Pedestrians should stick to designated walkways unless they are sure they have the attention of the forklift operator. They should also adhere to any ‘bloodlines’ or crossings – areas of the walkway they have to stop and look before proceeding forward, such as where a forklift might cross the walkway.

Forklift drivers should be aware of wearing glasses if they are moving between warm and cold areas due to the glasses steaming up

Forklift drivers should always travel in reverse if they are carrying a load which obscures their forward vision unless they are driving up a ramp, in which case another operator can be a spotter and guide them.

Truck drivers who are waiting for their truck to be unloaded or loaded should wait either in a safe area designated by the company, e.g. a reception area, or in sight of the forklift operator.

Pedestrian education and direction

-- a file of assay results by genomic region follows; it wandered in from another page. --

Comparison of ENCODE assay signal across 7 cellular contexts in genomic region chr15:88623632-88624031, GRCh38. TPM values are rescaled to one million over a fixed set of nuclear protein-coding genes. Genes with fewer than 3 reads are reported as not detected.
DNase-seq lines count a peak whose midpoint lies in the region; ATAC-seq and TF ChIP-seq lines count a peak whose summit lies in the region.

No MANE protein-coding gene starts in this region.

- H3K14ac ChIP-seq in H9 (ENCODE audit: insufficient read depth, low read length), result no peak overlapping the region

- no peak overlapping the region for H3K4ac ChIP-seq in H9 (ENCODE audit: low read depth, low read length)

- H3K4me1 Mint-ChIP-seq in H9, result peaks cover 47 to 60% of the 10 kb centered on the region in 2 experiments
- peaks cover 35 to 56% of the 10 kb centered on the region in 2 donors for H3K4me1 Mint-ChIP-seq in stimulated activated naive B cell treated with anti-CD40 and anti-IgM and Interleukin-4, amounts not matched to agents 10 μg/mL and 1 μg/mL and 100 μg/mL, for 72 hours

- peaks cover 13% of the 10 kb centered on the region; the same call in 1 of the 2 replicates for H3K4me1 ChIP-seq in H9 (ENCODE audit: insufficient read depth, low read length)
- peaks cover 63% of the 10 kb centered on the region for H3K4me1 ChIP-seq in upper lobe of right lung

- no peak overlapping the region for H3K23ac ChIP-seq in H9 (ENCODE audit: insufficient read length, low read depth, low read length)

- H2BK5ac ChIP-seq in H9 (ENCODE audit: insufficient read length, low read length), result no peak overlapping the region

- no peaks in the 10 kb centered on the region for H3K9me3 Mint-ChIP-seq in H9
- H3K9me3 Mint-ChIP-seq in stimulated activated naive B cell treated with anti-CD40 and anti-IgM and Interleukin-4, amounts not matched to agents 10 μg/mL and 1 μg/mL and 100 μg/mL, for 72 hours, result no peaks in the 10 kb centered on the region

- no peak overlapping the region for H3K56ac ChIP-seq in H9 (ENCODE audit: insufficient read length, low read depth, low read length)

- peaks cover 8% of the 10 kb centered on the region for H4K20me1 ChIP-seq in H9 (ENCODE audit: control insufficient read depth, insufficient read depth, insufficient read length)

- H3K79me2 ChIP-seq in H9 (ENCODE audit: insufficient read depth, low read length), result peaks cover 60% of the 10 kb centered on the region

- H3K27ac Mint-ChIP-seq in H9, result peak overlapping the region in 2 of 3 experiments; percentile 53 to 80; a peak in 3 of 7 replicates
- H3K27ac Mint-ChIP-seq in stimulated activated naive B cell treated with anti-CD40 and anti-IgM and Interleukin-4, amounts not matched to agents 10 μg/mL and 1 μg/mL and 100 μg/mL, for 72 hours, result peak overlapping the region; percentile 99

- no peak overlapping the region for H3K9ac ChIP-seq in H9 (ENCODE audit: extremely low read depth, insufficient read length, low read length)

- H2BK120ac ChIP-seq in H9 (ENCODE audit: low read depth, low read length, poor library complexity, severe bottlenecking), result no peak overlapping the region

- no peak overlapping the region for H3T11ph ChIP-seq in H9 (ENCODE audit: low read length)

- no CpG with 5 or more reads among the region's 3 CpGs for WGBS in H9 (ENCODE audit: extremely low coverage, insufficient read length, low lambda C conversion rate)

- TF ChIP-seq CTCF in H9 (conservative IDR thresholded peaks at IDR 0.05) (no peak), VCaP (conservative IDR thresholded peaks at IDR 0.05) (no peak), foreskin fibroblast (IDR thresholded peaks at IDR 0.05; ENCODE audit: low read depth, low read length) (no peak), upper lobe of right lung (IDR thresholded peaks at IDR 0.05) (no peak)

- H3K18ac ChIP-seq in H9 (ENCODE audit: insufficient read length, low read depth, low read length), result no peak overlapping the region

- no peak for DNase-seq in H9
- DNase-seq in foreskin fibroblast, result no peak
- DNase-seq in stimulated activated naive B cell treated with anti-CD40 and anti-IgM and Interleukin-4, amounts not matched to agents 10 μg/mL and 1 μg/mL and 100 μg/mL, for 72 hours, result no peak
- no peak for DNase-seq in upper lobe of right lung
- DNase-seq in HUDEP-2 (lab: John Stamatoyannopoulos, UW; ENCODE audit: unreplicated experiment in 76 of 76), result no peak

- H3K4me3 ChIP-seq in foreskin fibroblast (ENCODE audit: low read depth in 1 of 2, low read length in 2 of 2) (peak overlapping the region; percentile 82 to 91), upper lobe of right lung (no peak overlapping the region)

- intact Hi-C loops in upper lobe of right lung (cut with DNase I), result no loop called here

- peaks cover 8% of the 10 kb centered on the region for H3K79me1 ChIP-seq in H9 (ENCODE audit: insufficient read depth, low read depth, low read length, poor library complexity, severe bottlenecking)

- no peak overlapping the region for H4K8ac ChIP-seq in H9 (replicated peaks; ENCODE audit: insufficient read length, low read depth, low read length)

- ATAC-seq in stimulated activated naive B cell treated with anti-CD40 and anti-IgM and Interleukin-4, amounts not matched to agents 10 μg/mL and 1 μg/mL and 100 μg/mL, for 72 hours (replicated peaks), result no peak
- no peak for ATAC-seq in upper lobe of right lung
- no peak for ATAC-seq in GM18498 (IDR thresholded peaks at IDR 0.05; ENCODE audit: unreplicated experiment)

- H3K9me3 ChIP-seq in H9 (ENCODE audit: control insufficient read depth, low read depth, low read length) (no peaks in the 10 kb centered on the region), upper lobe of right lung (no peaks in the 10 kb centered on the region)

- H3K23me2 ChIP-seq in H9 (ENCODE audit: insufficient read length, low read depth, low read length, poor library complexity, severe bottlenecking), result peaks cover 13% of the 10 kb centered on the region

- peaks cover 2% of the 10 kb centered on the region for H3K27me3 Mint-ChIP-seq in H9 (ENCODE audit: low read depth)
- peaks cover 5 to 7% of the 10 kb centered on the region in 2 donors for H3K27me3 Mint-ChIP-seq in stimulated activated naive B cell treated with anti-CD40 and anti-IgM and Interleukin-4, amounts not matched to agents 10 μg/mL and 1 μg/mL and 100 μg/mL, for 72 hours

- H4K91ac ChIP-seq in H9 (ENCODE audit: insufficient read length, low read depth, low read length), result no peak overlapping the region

A site board should be placed at the entrance to the site.

A site hazard board should note all major hazards in a workplace for visitors

Visitors to the site should be made aware of forklift operations and where they occur and should be accompanied at all times by a representative of the company.

Employees should be trained in how to behave around forklifts before being allowed where they are operating. They need to understand the rear end swing as a forklift turns and must never walk under raised forks. Employees must be careful when working between goods that might be moved by a forklift.

Walking between these pallets of bottles would be a bad idea unless the forklift operators know that you are there

All visitors and workers should understand that a loaded forklift takes some distance to stop and that braking suddenly could cause the load to fall off the forks.